To check or not to check - That is the question

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pondercat posted this 2 weeks ago

Okay.  So I,m starting to get the hang of powder coating - more or less.  What about gas checks.  I have read different and opposing views on the subject.  Some say it is not necessary or needed, others say because the bullet is designed for checks they should be applied prior to coating, some say after coating (which I have tried with dismal results - however,  that was after two coats with the HF powder).  I even read where that if you leave the check off,  the cut for the check will act as small boat tail increasing the BC of the bullet slightly..

Anybody do any actual testing with and without checks? For accuracy? Bullet drop? Opinions?

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GP Idaho posted this 2 weeks ago

Since you did ask for opinions I'll give you mine. Just think of PC as an alternate lube. It doesn't act as a gas check in my opinion.  As we've been told, the base edge of the bullet is the steering wheel and I believe that means a check should be used if the bullet was designed to hold one. As to before or after coating, that all depends on how the checks fits the bullet. Most of the time I apply the checks before coating. As with everything else in our craft, one size doesn't fit all. I keep an inventory of homemade aluminum checks made of material between .008 and .014 in thickness this helps with the fit when the shank varies in size. I also believe that coating after checking is just one more way of getting a firm hold of the check to the bullet. Gp

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BigMan54 posted this 2 weeks ago

 What GP said.

Long time Caster/Reloader, Getting back into it after almost 10yrs. Life Member NRA 40+yrs, Life S.A.S.S. #375. Does this mean a description of me as a fumble-fingered knuckle-draggin' baboon. I also drool in my sleep. I firmly believe that true happiness is a warm gun. Did I mention how much I HATE auto-correct on this blasted tablet.

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pondercat posted this 2 weeks ago

GP and BigMan. 

That all makes sense to me.  In fact, I have already experienced trying to check one bullet that was coated first.  I couldn't make it work. But on a different bullet it worked fine after coating.  On the other hand, if the check is left off and the bullet is sized correctly for your gun, would the job of "steering" simply be taken over by the rear band of the bullet?  or would the bullet fail to obturate properly?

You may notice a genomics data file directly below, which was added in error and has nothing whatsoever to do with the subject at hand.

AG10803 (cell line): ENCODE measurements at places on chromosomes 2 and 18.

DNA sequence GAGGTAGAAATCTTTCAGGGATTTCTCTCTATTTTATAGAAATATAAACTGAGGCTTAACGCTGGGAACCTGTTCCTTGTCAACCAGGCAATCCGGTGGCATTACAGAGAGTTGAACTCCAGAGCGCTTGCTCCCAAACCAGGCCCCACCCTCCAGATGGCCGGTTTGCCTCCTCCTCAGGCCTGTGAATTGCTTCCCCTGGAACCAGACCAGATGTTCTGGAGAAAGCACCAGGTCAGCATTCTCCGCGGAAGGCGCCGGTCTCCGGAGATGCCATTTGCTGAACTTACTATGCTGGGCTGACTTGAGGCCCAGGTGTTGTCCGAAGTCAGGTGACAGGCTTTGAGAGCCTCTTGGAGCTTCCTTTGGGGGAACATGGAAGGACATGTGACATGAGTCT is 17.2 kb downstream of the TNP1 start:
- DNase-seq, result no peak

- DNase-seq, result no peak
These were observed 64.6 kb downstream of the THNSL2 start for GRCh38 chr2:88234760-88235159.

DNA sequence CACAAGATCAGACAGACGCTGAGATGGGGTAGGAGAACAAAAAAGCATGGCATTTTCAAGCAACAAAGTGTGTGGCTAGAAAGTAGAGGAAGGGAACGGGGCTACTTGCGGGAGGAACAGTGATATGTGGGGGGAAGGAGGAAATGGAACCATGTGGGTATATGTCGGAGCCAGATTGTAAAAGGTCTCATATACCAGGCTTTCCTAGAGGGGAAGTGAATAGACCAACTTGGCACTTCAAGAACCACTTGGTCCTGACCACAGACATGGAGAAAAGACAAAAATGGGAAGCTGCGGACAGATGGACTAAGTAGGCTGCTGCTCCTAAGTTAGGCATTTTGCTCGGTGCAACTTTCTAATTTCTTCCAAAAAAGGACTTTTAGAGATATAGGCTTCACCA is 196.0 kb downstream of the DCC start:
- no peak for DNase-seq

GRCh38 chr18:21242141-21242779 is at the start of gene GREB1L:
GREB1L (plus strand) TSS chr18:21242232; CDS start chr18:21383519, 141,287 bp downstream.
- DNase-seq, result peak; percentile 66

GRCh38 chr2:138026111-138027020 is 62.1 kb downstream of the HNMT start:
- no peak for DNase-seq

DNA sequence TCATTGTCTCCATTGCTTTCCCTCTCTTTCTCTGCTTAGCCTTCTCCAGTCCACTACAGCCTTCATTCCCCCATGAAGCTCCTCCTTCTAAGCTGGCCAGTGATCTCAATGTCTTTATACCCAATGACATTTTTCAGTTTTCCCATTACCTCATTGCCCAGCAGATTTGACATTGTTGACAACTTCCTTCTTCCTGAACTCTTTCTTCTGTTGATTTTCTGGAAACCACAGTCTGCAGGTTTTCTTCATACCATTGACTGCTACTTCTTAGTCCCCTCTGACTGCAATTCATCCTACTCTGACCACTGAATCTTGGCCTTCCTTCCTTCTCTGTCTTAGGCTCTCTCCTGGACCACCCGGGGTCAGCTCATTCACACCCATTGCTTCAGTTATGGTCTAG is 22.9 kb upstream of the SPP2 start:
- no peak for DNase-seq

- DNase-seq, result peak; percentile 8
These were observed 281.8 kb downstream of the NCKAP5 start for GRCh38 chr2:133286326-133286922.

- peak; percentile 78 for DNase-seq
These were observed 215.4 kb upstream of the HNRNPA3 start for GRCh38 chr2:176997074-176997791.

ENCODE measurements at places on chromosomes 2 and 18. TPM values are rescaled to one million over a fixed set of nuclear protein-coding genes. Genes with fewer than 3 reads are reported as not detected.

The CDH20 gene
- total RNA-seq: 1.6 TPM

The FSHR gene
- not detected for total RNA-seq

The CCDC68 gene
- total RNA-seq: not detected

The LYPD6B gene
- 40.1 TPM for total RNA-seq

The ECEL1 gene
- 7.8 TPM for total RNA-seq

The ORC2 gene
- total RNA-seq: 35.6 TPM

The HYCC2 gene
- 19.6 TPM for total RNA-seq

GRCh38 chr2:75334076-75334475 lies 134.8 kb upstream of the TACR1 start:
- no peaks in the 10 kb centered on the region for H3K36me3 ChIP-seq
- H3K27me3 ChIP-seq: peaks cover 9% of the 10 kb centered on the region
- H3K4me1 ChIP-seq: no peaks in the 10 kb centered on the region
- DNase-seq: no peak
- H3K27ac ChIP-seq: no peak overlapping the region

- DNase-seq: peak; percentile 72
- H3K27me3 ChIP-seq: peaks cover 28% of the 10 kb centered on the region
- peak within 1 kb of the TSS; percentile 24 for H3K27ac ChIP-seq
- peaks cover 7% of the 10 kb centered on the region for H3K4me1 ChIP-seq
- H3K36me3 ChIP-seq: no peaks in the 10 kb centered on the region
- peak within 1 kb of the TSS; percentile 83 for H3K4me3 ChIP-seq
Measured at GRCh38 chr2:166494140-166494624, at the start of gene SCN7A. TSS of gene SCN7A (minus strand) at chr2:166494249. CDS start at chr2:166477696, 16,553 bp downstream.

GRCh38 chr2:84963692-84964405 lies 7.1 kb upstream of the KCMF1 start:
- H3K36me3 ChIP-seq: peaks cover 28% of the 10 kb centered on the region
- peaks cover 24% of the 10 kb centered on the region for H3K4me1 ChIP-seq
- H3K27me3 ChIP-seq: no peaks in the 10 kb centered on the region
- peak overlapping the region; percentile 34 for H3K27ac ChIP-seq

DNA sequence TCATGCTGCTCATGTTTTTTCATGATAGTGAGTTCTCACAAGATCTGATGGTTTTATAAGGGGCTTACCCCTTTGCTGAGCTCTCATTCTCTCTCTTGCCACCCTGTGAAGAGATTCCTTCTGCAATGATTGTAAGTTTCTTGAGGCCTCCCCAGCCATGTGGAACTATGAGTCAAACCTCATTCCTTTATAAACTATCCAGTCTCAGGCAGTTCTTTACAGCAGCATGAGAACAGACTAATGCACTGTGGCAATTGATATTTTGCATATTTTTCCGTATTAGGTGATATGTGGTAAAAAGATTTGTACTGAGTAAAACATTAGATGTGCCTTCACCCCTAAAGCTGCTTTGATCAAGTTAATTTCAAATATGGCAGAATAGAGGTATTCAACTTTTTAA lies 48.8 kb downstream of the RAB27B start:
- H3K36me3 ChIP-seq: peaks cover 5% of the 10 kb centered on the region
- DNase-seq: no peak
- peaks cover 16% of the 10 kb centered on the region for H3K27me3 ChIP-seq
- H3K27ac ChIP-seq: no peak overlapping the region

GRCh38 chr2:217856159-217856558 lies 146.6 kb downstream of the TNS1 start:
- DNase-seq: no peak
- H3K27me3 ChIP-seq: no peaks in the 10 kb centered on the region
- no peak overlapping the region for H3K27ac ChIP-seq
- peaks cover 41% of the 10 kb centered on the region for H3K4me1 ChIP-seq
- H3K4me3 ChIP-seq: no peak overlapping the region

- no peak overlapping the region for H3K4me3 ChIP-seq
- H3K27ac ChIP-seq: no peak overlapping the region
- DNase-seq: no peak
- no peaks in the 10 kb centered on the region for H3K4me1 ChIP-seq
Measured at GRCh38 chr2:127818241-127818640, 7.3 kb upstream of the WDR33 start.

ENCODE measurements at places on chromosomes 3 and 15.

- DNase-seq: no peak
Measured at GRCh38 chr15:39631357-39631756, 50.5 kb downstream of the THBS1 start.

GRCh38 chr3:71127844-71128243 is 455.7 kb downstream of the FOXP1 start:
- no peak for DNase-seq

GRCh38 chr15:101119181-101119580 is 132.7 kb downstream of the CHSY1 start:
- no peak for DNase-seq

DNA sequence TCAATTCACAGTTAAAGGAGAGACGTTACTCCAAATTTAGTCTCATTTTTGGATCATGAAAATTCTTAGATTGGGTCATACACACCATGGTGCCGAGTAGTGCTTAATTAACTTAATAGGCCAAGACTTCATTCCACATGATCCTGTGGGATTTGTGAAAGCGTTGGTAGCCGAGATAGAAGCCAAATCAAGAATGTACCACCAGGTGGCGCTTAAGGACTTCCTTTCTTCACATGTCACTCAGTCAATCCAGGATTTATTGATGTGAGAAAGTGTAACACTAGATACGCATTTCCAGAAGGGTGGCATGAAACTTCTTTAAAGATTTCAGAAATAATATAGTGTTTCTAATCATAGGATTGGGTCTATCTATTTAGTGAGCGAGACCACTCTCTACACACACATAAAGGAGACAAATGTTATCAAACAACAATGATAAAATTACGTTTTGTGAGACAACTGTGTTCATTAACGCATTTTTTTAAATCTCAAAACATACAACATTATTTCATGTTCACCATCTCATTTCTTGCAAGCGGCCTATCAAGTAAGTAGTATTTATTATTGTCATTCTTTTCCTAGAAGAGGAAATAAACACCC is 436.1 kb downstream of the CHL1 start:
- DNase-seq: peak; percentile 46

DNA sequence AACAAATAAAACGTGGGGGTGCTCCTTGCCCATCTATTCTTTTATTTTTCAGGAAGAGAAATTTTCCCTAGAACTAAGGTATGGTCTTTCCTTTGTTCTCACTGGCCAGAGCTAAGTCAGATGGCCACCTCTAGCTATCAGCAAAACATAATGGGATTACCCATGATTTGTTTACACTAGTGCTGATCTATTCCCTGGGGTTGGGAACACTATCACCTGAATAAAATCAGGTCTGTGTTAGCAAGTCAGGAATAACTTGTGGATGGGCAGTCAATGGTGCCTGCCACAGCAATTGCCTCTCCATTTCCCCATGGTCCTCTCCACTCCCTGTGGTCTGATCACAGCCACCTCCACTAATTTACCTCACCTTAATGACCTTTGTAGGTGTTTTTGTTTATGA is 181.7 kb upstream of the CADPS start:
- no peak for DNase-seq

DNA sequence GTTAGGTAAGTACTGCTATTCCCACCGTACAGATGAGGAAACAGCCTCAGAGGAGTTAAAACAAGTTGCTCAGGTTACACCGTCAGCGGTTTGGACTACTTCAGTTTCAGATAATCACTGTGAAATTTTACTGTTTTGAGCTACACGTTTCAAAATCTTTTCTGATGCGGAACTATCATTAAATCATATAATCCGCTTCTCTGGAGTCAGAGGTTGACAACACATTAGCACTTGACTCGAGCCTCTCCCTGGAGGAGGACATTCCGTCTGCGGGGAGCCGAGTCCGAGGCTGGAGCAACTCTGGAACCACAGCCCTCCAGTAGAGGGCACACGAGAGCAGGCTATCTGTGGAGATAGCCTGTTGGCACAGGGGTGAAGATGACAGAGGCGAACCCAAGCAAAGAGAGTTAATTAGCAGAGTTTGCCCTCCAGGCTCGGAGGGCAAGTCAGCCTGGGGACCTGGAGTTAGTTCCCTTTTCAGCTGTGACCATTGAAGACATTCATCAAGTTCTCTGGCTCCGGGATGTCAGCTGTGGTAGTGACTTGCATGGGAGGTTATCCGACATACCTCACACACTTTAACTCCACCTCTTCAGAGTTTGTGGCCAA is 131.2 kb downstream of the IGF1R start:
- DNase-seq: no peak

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GP Idaho posted this 2 weeks ago

pondercat:  So many things we just don't know in this. Any change is going to have an effect, some small others large. I read here (poster forgotten so I can't give credit) that cast bullets were like a musical symphony , change one note on one instrument and you can sour the whole piece. Now I don't think leaving off a gas check is all that dramatic but only side by side testing using your gun will answer that question. Gp

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pondercat posted this 2 weeks ago

 GP,

Thanks for the direction in your PM to me.  Helped a lot

Terry

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GP Idaho posted this 2 weeks ago

Glad to help were I can Terry. A bit of time reading up can save a lot of frustration. Gp

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Randominator posted this 2 days ago

I have been powder coating for over 6 years and in my tests, if the bullet is designed for a gas check then it will require one to maintain accuracy.  I prefer to seat the gas check after powder coating during final sizing.  Never had any issues with them coming off.

I have pushed some plain base bullets well in excess of 2000 fps with absolutely no leading.  The only bullet I still use a traditional lube on is my 190 grain 10mm and that's only because I haven't bought a LEE push through sizer in .401"

 

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pondercat posted this 2 days ago

Randominator,

So in your experience does bullet hardness seem to be a factor in speed and / or accuracy of the bullet?  I have roughly three different alloys I typically use for different velocities and guns, but I haven't had the chance to do any real serious testing since discovering powder coating -  just a few rounds here and there.  Also, have you had any experience with using multiple coatings to augment a bullet that is slightly undersized? Just curious because I have read mention of it on other forums, but never saw where anyone has actually put that to the test.  If that works it could negate the need to enlarge molds and sizing dies.

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